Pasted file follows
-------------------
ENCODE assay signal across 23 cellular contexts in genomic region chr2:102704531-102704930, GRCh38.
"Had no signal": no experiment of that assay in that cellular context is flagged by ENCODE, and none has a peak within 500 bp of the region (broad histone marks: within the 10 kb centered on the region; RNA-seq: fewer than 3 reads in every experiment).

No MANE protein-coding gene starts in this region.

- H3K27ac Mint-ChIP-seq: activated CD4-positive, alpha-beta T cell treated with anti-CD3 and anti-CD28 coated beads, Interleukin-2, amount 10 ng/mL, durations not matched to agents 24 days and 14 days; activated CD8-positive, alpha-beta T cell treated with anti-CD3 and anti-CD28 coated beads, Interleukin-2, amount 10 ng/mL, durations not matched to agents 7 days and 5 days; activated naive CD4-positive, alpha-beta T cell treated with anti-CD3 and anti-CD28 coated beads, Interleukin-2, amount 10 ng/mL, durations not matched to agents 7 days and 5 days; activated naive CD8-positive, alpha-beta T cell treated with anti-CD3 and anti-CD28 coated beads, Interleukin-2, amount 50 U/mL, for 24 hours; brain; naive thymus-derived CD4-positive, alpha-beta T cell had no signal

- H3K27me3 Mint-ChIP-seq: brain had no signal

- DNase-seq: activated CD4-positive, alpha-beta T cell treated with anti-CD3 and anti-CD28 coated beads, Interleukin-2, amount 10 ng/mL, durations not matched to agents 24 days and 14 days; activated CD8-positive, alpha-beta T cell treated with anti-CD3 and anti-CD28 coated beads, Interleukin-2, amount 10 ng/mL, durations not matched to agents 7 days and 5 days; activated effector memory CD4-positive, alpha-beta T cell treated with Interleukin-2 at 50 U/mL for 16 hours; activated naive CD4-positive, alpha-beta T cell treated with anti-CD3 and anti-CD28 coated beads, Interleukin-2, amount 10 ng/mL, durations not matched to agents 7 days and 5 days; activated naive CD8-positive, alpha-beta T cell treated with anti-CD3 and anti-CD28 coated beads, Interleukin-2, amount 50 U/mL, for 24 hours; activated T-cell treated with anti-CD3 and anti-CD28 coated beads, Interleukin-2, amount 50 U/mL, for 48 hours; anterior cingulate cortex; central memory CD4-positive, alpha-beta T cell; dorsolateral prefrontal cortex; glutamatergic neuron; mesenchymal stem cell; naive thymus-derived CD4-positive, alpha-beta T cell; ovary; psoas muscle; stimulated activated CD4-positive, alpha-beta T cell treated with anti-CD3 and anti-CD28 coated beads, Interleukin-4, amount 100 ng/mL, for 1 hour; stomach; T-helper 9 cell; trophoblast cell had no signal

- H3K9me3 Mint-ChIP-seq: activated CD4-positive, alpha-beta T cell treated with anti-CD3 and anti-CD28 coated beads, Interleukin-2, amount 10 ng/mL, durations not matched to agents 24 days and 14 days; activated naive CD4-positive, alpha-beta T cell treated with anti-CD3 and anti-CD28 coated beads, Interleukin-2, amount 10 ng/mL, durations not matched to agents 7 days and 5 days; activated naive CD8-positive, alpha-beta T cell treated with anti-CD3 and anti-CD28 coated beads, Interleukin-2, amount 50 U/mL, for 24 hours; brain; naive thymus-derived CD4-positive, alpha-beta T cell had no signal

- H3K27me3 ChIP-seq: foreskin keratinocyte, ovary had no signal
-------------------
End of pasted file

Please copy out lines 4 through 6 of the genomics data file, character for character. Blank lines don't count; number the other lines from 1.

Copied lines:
- H3K27ac Mint-ChIP-seq: activated CD4-positive, alpha-beta T cell treated with anti-CD3 and anti-CD28 coated beads, Interleukin-2, amount 10 ng/mL, durations not matched to agents 24 days and 14 days; activated CD8-positive, alpha-beta T cell treated with anti-CD3 and anti-CD28 coated beads, Interleukin-2, amount 10 ng/mL, durations not matched to agents 7 days and 5 days; activated naive CD4-positive, alpha-beta T cell treated with anti-CD3 and anti-CD28 coated beads, Interleukin-2, amount 10 ng/mL, durations not matched to agents 7 days and 5 days; activated naive CD8-positive, alpha-beta T cell treated with anti-CD3 and anti-CD28 coated beads, Interleukin-2, amount 50 U/mL, for 24 hours; brain; naive thymus-derived CD4-positive, alpha-beta T cell had no signal

- H3K27me3 Mint-ChIP-seq: brain had no signal

- DNase-seq: activated CD4-positive, alpha-beta T cell treated with anti-CD3 and anti-CD28 coated beads, Interleukin-2, amount 10 ng/mL, durations not matched to agents 24 days and 14 days; activated CD8-positive, alpha-beta T cell treated with anti-CD3 and anti-CD28 coated beads, Interleukin-2, amount 10 ng/mL, durations not matched to agents 7 days and 5 days; activated effector memory CD4-positive, alpha-beta T cell treated with Interleukin-2 at 50 U/mL for 16 hours; activated naive CD4-positive, alpha-beta T cell treated with anti-CD3 and anti-CD28 coated beads, Interleukin-2, amount 10 ng/mL, durations not matched to agents 7 days and 5 days; activated naive CD8-positive, alpha-beta T cell treated with anti-CD3 and anti-CD28 coated beads, Interleukin-2, amount 50 U/mL, for 24 hours; activated T-cell treated with anti-CD3 and anti-CD28 coated beads, Interleukin-2, amount 50 U/mL, for 48 hours; anterior cingulate cortex; central memory CD4-positive, alpha-beta T cell; dorsolateral prefrontal cortex; glutamatergic neuron; mesenchymal stem cell; naive thymus-derived CD4-positive, alpha-beta T cell; ovary; psoas muscle; stimulated activated CD4-positive, alpha-beta T cell treated with anti-CD3 and anti-CD28 coated beads, Interleukin-4, amount 100 ng/mL, for 1 hour; stomach; T-helper 9 cell; trophoblast cell had no signal